“If we feel that there is someone whom we cannot help, it is only because we have not yet looked deeply enough into his or her circumstances. Everyone has some seeds of happiness. In some people they are weak, while in others they are strong. You might be the first person in many years to touch your friend’s seeds of happiness. Helpfulness lies in our ability to see and to water those wholesome seeds. If we only see greed, anger, and pride, we have not yet looked deeply enough.” (Understanding Our Mind, Parallax Press, 2006, p-45-46)

Wow. I feel so touched. I feel inspired to think of the one thing I can do today to water the seeds of joy, happiness, and love in my friend. And to think of one thing I can do today to water the seeds of trust, mattering, and appreciation in myself.

What is the one thing you can do today to water your own seeds of belonging, inclusion, and harmony in you and in your friend? What can you do today to strengthen the positive seeds and contribute to a better world?


You want help to learn to water the seeds of peace, joy, and love in yourself? Contact me 512-589-0482 to schedule a complimentary, discovery session to see if and how I can help.

Dear Thay

Image courtesy to Wikimedia“Dear Venerable Teacher Thich Nhat Hanh, Dear Beloved Teacher Thay,…”

Even thinking about writing a letter to Thay to ask him to accept me as an aspirant member in the Order of Interbeing brings tears to my eyes. I feel so moved to approach him directly.

My hero, my role model, my anchor point in times of trouble, my light at the end of the tunnel, my hope and encouragement.

In this moment of despair and my inability to open my heart to my suffering, I feel so deeply moved to know that support is available, that I have a path through this moment of grief, sadness and pain.

Just sitting here and thinking about my letter to Thay, asking him directly for help on my path of mindfulness and compassion, telling him how much I want to be able to hold all suffering, all pain -my own, as well as those of others- touch the seeds of hope and trust. I enjoy feeling the gentle touch of my tears rolling down my cheeks.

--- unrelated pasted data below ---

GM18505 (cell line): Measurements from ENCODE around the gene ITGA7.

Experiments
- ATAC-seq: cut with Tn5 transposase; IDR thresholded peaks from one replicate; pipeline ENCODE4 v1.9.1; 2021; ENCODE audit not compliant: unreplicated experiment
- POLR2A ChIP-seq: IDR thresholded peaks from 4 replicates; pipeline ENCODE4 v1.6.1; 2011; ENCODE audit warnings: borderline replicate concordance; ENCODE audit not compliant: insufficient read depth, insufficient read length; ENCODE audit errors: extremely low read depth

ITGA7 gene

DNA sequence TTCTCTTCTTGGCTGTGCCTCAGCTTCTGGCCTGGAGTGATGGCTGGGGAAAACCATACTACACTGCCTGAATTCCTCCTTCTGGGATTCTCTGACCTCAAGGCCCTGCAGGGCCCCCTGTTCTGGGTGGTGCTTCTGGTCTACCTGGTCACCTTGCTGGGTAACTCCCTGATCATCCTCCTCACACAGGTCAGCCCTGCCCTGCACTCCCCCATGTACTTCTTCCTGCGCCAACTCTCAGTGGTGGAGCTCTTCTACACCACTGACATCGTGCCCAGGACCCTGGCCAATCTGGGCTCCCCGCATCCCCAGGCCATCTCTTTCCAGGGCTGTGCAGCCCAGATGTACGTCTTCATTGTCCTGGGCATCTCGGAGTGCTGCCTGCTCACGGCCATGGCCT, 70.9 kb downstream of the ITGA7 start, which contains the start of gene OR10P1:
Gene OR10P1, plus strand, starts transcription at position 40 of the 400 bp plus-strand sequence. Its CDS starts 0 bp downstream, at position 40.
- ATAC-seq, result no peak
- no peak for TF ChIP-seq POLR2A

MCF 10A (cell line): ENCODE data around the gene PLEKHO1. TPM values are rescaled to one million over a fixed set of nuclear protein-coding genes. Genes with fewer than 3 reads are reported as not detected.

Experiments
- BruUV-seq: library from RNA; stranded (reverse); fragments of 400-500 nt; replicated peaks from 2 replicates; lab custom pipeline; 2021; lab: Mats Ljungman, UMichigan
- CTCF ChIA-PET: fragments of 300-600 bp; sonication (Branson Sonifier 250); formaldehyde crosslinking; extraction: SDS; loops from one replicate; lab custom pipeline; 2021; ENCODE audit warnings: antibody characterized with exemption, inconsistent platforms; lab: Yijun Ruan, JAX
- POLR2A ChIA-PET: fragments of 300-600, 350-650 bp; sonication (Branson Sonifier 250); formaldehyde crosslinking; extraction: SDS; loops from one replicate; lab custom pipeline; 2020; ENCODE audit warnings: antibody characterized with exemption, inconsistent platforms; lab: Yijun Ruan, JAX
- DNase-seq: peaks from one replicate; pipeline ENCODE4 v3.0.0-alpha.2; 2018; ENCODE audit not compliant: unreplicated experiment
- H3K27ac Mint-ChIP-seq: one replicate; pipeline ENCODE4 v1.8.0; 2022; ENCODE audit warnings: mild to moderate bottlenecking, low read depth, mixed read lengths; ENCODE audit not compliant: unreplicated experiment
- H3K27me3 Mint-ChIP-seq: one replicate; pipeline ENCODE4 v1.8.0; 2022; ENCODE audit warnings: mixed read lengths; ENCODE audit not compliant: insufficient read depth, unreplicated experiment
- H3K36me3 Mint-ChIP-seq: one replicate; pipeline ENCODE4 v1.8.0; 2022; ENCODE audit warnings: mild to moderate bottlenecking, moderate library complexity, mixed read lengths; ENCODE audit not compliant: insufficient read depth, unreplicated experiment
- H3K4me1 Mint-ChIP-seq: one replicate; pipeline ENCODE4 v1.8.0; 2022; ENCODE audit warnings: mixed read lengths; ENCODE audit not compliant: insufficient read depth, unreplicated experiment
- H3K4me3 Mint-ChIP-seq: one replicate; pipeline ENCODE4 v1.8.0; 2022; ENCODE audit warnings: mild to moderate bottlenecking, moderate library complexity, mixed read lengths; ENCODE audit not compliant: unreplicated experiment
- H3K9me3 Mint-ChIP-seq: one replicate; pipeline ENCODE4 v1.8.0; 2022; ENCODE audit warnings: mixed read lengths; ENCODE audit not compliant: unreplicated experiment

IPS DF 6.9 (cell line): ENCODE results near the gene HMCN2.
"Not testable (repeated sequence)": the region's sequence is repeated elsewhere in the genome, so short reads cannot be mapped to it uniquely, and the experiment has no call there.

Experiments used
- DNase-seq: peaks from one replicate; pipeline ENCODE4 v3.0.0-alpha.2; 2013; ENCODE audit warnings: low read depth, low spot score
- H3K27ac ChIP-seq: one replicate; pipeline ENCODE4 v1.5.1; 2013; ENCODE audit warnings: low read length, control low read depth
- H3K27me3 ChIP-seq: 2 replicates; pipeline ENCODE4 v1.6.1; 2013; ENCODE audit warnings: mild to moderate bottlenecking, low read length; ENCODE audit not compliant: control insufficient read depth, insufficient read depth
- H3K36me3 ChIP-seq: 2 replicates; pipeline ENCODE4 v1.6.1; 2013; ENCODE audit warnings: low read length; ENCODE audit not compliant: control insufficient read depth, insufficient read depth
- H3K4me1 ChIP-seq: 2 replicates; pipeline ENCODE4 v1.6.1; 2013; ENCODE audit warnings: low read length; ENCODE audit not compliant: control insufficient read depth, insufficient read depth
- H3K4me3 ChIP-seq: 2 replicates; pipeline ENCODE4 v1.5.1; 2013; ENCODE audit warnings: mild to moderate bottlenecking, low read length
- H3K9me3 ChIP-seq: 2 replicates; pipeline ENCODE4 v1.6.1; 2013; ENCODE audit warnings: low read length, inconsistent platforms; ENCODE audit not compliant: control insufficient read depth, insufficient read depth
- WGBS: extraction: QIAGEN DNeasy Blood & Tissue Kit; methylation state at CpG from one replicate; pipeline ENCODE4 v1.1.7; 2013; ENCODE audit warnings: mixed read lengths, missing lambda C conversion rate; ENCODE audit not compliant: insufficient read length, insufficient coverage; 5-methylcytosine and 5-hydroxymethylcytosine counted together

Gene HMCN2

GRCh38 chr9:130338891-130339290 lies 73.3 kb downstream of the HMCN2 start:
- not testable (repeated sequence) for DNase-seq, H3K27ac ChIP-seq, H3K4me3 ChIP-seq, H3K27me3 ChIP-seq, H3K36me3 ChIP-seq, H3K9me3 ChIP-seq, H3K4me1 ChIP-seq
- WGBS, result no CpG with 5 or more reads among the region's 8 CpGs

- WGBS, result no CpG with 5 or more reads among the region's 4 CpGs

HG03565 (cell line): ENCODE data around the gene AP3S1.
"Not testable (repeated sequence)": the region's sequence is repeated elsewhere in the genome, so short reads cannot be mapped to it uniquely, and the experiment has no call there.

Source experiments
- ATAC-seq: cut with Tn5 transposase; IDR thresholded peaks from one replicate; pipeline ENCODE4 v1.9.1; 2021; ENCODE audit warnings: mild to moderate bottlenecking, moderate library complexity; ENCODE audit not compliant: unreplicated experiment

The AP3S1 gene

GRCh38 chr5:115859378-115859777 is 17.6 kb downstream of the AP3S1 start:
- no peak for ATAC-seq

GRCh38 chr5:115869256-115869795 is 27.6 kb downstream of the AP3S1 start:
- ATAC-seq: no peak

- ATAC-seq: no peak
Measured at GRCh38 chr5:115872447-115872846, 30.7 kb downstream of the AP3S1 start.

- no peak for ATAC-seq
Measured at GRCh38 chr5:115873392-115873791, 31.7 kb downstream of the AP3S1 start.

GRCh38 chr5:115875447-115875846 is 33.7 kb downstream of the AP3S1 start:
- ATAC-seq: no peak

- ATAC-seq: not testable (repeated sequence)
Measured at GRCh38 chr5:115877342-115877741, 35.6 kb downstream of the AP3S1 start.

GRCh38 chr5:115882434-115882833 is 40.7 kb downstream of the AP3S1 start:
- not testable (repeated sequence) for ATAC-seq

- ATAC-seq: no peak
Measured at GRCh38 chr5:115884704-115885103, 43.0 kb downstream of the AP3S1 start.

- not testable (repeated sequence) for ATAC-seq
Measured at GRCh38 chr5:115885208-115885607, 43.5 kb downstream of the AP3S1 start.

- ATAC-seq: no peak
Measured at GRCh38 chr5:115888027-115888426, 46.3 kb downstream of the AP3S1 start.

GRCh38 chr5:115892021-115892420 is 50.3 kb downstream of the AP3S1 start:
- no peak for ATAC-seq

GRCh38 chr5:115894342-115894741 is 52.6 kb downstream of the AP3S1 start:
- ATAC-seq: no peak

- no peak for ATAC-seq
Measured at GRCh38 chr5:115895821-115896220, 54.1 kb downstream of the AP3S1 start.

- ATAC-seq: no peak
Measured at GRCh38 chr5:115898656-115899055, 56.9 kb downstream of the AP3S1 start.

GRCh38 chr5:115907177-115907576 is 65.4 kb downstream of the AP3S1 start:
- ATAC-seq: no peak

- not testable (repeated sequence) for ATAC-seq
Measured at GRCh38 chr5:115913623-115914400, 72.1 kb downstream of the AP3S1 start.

None of my troubles have been resolved yet, I still feel my loneliness and grief, and I feel relieved to be in touch with these feelings. This rawness, this tenderness, is such a better place to be in, than this constricted wall around me.

“Dear Thay, I write to you with so much reverence, so much appreciation, and so much respect for your teachings in this world. My life has changed profoundly ever since I attended your retreat in 2008, and I started reading your books. My understanding and skillfulness has deepened so much since I started to practice with my beloved Plum Blossom Sangha. I know that this path helps me to transform my suffering and sorrow into love, joy, and harmony. I trust that this transformation will benefit all beings, my family, my friends, my society. I love you.”


You want help to find your source of support and encouragement? Contact me 512-589-0482 to schedule a complimentary, discovery session to see if and how I can help.

Who am I? A glimpse of understanding my true nature.

Jesus and Buddha“Who am I?” That’s the first question on my pre-retreat contemplations with my Sangha.

Of course, I know the right, enlightened, Buddhist answer: “I am the unique manifestation of continuous presence, impermanent, consisting of self- and non-self elements, interdependent with all other beings and non-beings. I am the wave that knows it has been water all along.